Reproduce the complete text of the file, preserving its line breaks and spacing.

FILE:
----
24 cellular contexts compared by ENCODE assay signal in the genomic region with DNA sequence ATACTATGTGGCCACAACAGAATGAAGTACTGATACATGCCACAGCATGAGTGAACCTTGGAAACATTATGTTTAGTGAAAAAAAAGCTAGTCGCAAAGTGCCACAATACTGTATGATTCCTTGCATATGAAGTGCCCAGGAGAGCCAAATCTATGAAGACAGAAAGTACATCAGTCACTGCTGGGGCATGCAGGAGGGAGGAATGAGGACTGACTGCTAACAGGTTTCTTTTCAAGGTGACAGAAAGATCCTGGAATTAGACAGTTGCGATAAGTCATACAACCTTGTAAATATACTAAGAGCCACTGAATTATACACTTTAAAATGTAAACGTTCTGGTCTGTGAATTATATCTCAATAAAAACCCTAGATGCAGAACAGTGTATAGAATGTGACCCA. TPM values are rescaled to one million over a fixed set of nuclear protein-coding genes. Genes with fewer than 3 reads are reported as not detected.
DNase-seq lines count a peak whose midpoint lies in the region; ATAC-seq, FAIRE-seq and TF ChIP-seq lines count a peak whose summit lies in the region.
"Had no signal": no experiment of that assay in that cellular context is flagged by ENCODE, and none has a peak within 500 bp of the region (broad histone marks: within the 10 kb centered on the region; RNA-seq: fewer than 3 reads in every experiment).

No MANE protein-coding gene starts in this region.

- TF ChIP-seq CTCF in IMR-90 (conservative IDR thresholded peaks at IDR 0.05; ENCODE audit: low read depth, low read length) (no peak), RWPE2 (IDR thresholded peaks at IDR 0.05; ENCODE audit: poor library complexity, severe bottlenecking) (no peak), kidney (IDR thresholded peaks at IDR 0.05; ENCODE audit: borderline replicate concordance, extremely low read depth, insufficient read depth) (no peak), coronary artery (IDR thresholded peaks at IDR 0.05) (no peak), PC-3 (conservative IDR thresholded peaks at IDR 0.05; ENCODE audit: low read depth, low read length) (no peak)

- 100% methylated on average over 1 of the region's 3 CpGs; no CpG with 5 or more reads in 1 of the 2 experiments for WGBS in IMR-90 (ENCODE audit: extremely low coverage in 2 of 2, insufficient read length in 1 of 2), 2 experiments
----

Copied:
24 cellular contexts compared by ENCODE assay signal in the genomic region with DNA sequence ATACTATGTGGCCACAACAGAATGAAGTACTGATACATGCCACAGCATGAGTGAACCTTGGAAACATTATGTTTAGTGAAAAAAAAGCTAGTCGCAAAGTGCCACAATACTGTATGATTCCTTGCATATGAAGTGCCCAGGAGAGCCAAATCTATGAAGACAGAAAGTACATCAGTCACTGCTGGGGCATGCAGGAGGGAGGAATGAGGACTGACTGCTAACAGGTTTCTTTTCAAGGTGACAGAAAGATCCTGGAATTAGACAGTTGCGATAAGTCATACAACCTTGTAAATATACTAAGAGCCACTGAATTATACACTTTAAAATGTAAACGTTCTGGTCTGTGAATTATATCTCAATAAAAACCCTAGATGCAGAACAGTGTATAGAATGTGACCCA. TPM values are rescaled to one million over a fixed set of nuclear protein-coding genes. Genes with fewer than 3 reads are reported as not detected.
DNase-seq lines count a peak whose midpoint lies in the region; ATAC-seq, FAIRE-seq and TF ChIP-seq lines count a peak whose summit lies in the region.
"Had no signal": no experiment of that assay in that cellular context is flagged by ENCODE, and none has a peak within 500 bp of the region (broad histone marks: within the 10 kb centered on the region; RNA-seq: fewer than 3 reads in every experiment).

No MANE protein-coding gene starts in this region.

- TF ChIP-seq CTCF in IMR-90 (conservative IDR thresholded peaks at IDR 0.05; ENCODE audit: low read depth, low read length) (no peak), RWPE2 (IDR thresholded peaks at IDR 0.05; ENCODE audit: poor library complexity, severe bottlenecking) (no peak), kidney (IDR thresholded peaks at IDR 0.05; ENCODE audit: borderline replicate concordance, extremely low read depth, insufficient read depth) (no peak), coronary artery (IDR thresholded peaks at IDR 0.05) (no peak), PC-3 (conservative IDR thresholded peaks at IDR 0.05; ENCODE audit: low read depth, low read length) (no peak)

- 100% methylated on average over 1 of the region's 3 CpGs; no CpG with 5 or more reads in 1 of the 2 experiments for WGBS in IMR-90 (ENCODE audit: extremely low coverage in 2 of 2, insufficient read length in 1 of 2), 2 experiments